Australia's Qantas Airways warned on Tuesday that it expects a huge slide in its annual profits, up to 90 percent, due to heavy losses in its international operations along with high fuel costs.
The company expects its underlying profit before tax for the year 2011/12 somewhere between A$50mn ($48.6mn, £31.6mn) and A$100mn. The new figures were alarmingly low as compared with the A$552 million a year ago and was far below the analysts' expectation of A$285 mn on average.
According to the airline, the fuel costs for the period are expected to increase by A$700m to A$4.4bn, a sharp rise compared to the same period previous year.
Qantas shares tumbled to a record low, an 18.3 percent slide at the Australian Securities Exchange following the warning announcement.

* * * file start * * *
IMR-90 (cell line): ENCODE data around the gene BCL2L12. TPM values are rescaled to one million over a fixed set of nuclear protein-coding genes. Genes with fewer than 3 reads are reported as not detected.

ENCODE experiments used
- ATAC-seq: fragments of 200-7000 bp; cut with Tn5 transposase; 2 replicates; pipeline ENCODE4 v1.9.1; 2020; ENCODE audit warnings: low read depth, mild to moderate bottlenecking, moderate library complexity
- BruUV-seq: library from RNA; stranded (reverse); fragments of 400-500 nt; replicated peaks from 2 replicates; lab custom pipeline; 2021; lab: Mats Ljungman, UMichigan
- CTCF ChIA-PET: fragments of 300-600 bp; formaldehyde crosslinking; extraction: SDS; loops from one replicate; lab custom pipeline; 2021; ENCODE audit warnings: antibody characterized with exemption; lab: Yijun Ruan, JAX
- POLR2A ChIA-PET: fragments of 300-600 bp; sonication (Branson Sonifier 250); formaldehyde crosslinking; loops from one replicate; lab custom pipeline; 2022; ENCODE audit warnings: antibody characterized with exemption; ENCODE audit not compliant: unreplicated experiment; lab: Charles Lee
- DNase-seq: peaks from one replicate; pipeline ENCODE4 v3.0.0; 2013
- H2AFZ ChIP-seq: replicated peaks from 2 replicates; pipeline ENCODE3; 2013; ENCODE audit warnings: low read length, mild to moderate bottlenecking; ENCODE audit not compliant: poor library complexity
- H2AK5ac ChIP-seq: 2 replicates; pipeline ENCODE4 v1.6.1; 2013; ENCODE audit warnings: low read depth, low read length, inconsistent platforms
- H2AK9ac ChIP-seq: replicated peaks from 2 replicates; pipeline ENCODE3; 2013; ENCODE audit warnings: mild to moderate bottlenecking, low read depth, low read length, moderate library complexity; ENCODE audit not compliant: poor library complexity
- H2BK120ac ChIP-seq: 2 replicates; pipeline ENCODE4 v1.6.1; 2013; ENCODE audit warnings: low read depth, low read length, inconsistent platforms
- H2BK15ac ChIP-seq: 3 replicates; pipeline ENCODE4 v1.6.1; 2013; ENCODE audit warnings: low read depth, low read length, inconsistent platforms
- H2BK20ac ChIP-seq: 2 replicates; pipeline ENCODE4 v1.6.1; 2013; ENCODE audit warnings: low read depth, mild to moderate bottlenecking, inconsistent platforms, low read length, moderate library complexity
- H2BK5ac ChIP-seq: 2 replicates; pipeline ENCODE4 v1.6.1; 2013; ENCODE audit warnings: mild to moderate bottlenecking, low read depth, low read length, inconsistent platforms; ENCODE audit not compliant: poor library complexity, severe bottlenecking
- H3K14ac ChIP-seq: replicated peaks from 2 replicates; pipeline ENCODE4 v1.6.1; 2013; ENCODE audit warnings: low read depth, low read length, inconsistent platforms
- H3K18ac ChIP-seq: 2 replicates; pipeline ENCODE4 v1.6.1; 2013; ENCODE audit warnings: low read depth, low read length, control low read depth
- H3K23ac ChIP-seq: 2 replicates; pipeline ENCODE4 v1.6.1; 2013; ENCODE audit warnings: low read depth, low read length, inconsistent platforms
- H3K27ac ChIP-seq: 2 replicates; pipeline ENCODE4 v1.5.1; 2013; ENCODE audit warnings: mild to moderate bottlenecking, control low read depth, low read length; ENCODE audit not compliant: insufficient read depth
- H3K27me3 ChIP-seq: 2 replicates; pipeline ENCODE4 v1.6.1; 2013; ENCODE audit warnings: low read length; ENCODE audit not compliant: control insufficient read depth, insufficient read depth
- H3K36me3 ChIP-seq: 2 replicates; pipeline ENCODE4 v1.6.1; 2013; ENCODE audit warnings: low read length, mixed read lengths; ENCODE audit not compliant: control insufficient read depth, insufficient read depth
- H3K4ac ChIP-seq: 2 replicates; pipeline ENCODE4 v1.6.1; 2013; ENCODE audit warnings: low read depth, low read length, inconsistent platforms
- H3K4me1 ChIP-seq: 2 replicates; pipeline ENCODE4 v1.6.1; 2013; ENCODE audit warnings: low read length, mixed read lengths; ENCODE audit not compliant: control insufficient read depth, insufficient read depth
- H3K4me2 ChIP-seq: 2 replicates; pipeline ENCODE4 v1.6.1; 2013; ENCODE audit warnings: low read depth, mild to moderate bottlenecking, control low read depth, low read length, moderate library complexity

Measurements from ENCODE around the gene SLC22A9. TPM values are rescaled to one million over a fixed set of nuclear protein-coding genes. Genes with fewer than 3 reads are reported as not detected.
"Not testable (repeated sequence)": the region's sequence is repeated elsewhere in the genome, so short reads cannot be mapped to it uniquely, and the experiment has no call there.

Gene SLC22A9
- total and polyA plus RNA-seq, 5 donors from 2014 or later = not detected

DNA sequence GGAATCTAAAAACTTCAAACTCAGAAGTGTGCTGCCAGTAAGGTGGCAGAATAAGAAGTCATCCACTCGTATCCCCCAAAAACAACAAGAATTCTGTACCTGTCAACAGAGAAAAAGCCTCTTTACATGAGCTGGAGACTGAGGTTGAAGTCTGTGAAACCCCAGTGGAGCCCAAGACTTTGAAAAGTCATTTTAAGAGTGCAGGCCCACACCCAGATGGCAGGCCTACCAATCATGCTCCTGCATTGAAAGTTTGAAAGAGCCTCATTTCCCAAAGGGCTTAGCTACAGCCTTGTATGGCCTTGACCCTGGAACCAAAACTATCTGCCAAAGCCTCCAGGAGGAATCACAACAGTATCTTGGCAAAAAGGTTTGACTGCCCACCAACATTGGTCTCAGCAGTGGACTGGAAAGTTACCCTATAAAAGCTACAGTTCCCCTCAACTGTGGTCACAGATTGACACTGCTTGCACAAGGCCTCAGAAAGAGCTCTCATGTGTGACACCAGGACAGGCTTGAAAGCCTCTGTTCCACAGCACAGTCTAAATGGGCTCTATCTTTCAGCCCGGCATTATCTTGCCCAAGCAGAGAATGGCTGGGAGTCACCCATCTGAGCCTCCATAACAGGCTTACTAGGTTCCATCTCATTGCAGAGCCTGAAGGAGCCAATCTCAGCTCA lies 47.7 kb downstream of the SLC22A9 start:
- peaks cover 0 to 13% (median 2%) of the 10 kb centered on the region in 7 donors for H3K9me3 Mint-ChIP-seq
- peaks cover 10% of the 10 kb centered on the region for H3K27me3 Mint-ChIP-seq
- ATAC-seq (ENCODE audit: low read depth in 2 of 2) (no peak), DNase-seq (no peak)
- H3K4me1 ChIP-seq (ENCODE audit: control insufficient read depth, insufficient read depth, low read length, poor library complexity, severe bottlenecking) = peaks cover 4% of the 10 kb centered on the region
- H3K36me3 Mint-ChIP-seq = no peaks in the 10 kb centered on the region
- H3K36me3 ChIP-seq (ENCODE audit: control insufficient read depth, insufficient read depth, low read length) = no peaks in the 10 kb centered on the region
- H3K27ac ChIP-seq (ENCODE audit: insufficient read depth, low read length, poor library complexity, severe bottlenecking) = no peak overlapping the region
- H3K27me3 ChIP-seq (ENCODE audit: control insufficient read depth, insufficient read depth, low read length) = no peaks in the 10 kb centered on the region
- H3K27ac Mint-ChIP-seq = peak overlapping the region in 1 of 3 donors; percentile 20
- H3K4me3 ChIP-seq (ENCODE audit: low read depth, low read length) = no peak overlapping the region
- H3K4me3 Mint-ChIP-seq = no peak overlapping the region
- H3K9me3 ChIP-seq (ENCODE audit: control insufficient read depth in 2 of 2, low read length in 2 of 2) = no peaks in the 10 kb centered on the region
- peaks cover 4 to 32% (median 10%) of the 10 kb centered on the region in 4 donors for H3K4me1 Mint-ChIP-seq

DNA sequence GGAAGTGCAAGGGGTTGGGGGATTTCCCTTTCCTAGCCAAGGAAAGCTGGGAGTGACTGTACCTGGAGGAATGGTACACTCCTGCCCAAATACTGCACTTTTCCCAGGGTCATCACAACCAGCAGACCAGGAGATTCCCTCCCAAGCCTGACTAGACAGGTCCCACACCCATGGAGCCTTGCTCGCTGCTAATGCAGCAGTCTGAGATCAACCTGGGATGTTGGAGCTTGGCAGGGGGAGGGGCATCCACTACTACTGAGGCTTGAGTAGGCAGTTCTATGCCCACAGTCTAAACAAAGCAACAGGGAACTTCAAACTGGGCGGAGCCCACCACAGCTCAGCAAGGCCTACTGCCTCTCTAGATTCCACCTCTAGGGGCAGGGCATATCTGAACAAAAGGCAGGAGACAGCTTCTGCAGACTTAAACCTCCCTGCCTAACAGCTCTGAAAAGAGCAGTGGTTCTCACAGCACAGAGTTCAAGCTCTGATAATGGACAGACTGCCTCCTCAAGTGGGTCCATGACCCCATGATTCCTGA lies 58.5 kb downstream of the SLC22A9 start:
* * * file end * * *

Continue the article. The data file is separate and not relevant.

The company attributed the causes of the huge loss to weak travel demand triggered by the eurozone crisis along with the soaring fuel cost.
The company expects the losses at its international operations to be over A$450mn in the year ending 30 June.
"The forecast result reflects the recent deterioration in global aviation operating conditions driven by the European economic crisis, the Group's highest ever jet fuel bill, and substantial capacity increases in the domestic market that have reduced yields," read a statement from Qantas.
Qantas has already announced its plans to separate its domestic and international operations. Other plans to streamline the operations include halting operations in its loss-making routes and job cuts.
"We are attacking costs and allocating aircraft and capital efficiently. Over A$300 million in annual benefits have been identified from the changes we are making," Reuters quoted Alan Joyce, chief executive of Qantas, as saying.
The European economic crisis and the soaring fuel prices are already taking a toll on the global aviation sector.
The sector would be experiencing a net loss, according to the International Air Transport Association and it cut airline profits in 2012 to $3bn from $3.5bn.